WICHITA — Two Kansans and an Oklahoma man affiliated with a militia faction opposed to Muslims were convicted Wednesday after a four-week trial of conspiring to bomb a Garden City apartment complex in an attempt to kill Somali immigrants.

A federal jury in Wichita returned verdicts against Patrick Stein, 49, of Wright; Curtis Allen, 50, of Liberal; and Gavin Wright, 49, of Beaver County, Okla. They face life in prison at sentencing June 27 on convictions of conspiracy to use a weapon of mass destruction and conspiracy to violate civil rights of their intended victims. Wright also was convicted of lying to the FBI.

Evidence presented at trial indicated the three white men were intent on attacking a Garden City apartment complex that contained a mosque. The men tested explosives and discussed acquiring four vehicles, filling each with explosives and positioning them in an attempt to level the structure and kill the occupants.

"We are fortunate that law enforcement agents thwarted the defendants' plan to bomb and shoot innocent, peaceful Muslim immigrants," said Stephen McAllister, the U.S. Attorney for Kansas. "The jury's verdicts are a vindication of outstanding investigative work and prosecution."

Attorneys for the defense said the Federal Bureau of Investigation unfairly targeted the men and manipulated a paid informant. Defense lawyers asserted the defendants had a right to free speech under the U.S. Constitution. No bombing occurred and no one was physically injured.

During the trial, federal attorneys argued the three men comprised the Crusaders, a splinter group of a militia group known as the Kansas Security Force.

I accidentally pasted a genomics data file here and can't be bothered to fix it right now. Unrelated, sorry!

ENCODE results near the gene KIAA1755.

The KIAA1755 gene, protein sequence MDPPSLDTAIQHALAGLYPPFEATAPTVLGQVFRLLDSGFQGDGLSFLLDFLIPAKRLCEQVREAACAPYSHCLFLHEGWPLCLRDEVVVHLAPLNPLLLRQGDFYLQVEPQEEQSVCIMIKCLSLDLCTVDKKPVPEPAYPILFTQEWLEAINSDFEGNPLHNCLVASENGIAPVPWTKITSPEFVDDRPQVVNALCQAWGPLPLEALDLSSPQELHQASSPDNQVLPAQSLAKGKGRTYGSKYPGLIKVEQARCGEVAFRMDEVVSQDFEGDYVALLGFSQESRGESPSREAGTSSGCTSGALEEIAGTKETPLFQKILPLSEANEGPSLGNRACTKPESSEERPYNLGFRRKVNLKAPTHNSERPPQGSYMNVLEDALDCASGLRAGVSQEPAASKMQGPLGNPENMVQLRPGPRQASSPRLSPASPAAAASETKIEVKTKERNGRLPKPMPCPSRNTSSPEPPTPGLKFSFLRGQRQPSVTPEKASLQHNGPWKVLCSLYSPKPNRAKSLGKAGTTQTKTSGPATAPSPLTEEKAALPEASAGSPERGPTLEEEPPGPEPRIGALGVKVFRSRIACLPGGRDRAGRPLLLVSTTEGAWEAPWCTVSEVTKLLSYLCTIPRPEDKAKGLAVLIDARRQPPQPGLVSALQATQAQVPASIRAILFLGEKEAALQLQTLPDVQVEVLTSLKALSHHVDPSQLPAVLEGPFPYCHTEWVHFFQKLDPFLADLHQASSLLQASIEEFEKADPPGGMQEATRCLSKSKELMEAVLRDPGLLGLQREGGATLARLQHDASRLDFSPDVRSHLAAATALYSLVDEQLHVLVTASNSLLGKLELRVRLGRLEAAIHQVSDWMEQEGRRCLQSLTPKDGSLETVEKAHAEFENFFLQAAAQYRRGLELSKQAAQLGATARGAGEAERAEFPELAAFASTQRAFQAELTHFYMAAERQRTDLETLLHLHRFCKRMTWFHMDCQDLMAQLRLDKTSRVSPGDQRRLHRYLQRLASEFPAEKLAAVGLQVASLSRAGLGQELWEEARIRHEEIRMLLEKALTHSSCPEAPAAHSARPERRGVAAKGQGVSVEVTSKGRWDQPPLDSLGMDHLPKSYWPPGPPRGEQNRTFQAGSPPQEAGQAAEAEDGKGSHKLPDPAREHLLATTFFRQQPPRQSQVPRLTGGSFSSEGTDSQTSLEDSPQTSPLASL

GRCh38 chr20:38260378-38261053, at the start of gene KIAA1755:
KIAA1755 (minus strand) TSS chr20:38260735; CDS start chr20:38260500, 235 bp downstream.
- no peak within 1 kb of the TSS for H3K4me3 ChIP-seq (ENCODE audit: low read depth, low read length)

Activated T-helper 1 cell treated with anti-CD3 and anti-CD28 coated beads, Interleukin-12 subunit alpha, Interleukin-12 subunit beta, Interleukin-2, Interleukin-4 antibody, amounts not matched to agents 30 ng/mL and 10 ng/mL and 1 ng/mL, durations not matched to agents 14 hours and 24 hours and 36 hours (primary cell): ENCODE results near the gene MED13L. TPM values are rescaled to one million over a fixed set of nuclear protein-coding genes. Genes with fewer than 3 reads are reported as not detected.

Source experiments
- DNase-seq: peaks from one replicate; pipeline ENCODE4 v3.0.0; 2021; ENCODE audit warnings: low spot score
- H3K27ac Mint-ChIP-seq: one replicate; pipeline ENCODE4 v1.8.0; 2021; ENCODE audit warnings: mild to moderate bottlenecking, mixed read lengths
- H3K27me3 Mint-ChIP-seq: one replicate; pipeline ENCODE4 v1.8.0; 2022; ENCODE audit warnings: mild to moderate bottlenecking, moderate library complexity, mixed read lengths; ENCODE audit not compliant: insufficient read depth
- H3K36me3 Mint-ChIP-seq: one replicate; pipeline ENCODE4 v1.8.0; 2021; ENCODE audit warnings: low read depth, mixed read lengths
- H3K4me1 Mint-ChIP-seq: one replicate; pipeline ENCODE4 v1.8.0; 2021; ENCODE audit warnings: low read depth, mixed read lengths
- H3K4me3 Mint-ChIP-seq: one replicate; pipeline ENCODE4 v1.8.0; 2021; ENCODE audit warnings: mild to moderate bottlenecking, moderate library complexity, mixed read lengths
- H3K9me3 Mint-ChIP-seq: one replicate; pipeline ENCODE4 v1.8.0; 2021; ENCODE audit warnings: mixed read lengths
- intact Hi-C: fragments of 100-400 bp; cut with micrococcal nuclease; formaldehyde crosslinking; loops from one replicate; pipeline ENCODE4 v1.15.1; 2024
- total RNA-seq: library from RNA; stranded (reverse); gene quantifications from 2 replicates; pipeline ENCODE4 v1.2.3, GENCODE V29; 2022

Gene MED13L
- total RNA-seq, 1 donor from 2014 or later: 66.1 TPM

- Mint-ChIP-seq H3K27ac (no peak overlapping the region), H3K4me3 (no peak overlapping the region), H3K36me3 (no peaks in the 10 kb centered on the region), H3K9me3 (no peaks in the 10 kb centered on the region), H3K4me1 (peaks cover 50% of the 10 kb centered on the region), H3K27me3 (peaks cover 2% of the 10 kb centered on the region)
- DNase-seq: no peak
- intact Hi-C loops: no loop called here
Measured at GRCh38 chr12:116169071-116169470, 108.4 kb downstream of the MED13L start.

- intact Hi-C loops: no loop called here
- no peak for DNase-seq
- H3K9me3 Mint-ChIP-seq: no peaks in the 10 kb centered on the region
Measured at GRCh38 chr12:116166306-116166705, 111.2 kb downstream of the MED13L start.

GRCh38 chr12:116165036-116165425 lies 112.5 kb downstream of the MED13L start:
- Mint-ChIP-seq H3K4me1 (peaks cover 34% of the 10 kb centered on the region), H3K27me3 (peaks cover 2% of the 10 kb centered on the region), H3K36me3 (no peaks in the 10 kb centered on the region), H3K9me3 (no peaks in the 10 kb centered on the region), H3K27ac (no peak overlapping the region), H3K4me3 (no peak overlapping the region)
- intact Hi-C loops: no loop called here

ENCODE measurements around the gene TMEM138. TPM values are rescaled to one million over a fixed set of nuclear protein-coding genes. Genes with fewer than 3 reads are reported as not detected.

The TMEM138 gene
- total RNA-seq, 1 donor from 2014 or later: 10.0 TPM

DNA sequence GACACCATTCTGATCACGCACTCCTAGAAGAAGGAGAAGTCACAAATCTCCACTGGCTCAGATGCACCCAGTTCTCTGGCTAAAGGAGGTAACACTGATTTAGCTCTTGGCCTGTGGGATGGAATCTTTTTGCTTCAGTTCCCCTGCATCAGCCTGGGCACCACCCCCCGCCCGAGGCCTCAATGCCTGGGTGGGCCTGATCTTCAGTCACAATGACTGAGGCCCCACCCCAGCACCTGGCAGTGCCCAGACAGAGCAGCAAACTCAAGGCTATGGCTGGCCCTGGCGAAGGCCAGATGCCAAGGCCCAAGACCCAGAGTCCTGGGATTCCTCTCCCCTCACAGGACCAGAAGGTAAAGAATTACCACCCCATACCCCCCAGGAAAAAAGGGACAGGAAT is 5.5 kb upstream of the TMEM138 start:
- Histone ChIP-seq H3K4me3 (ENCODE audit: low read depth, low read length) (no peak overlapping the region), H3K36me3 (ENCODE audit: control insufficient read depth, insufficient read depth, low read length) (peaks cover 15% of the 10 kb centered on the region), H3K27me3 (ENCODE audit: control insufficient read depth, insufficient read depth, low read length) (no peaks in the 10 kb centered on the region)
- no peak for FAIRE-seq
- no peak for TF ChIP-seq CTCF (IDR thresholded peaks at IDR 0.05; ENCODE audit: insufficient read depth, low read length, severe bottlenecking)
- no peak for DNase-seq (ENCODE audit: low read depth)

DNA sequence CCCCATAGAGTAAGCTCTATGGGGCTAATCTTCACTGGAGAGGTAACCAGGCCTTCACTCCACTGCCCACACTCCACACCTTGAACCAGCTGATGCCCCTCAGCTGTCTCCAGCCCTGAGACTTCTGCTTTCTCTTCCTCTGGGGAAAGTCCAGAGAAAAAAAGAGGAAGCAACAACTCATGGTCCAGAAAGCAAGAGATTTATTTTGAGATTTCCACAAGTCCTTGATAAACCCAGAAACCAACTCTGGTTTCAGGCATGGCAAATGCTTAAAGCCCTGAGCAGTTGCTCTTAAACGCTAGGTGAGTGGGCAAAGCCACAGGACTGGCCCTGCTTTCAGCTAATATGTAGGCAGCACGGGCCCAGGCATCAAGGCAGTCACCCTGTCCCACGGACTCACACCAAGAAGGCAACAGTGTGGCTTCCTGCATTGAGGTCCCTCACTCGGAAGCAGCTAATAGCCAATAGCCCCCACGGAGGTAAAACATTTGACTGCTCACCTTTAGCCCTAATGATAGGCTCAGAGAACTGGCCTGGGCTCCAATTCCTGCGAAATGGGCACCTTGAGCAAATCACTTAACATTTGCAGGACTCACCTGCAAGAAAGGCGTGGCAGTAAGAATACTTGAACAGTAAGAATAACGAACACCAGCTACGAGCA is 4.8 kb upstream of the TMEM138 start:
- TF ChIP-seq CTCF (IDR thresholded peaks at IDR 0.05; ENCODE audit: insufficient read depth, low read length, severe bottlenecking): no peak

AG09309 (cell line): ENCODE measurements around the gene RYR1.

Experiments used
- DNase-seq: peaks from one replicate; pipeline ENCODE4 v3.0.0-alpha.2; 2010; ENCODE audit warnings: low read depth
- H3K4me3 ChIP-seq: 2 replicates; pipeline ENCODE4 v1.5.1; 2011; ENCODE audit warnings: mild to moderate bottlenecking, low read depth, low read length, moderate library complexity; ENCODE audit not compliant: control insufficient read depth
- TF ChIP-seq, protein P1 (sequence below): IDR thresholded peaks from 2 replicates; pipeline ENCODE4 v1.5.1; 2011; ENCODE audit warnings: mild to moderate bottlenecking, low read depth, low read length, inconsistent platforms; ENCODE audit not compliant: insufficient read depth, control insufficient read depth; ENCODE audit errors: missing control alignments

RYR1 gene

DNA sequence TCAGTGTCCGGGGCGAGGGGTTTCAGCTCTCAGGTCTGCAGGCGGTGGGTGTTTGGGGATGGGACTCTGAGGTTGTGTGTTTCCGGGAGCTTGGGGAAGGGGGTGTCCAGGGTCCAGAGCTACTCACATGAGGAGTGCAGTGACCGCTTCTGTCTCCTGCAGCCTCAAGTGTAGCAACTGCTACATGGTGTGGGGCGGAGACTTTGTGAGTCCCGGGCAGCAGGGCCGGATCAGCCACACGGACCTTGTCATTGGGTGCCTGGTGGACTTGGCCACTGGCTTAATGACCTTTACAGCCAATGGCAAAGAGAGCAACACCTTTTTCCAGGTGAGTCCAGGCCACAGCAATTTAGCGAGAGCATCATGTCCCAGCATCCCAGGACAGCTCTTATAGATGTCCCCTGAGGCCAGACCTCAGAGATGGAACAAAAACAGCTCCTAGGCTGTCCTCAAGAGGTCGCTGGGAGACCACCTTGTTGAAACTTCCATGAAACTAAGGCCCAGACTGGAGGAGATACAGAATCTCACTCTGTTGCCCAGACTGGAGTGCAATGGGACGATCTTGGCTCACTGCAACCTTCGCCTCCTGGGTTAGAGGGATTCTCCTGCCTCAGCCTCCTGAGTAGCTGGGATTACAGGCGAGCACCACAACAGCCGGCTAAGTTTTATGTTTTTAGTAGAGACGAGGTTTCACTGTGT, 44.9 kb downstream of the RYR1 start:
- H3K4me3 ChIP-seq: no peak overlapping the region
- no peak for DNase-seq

A militia member tipped off federal authorities after becoming alarmed by talk of violence among Wright, Allen and Stein. The informant wore a wire for the FBI to document conversations by the defendants. The government's case featured profanity-dotted recordings in which militia members discussed strategies for an assault and referred to Somalis as "cockroaches."

Wright said on one recording the mission was to attack Garden City immigrants where they lived and worshiped to inspire other people to take up arms against Muslims.

Evidence at trial also revealed Stein's attempt to obtain a bomb during a meeting with an undercover FBI agent. Stein also took the FBI agent to view the apartment building the men planned to destroy, prosecutors said.

In a statement, U.S. Attorney General Jeff Sessions said the Justice Department was dedicated to fighting domestic and foreign threats. The case was a victory against hate crime and domestic terrorism, he said.

"The defendants in this case acted with clear premeditation in an attempt to kill people on the basis of their religion and national origin. That's not just illegal. It's immoral and unacceptable, " the attorney general said.

A representative of the Kansas chapter of the Council on American-Islamic Relations said the conviction of right-wing militiamen who plotted to massacre Muslim refugees was fitting.

"We welcome the guilty verdicts in this disturbing case and hope that anyone considering turning bigoted views into violent actions will see what their fate will be when apprehended and prosecuted by law enforcement authorities," said Moussa Elbayoumy, chairman of the CAIR board in Kansas.

Madihha Ahussain, special counsel for Muslim Advocates, said justice had been served for intended victims of the militiamen in Kansas.

"We are thankful for all those who fought to bring justice in the courts," Ahussain said. "Nevertheless, we must not ignore the dangerous plans these men intended to carry out or the greater context in which this occurred. We cannot dismiss the disgusting rhetoric of these militiamen as mere 'locker room talk' as the defendants' counsel argued. The stakes are simply too high.

The three defendants were indicted by federal prosecutors in October 2016 for involvement in a plot that was to have resulted in detonation of the bombs one day after the presidential election.

Stein was arrested when he delivered 300 pounds of fertilizer to undercover FBI agents to make explosives in a manner consistent with the fertilizer bomb used in the 1995 Oklahoma City bombing, which killed 168 people.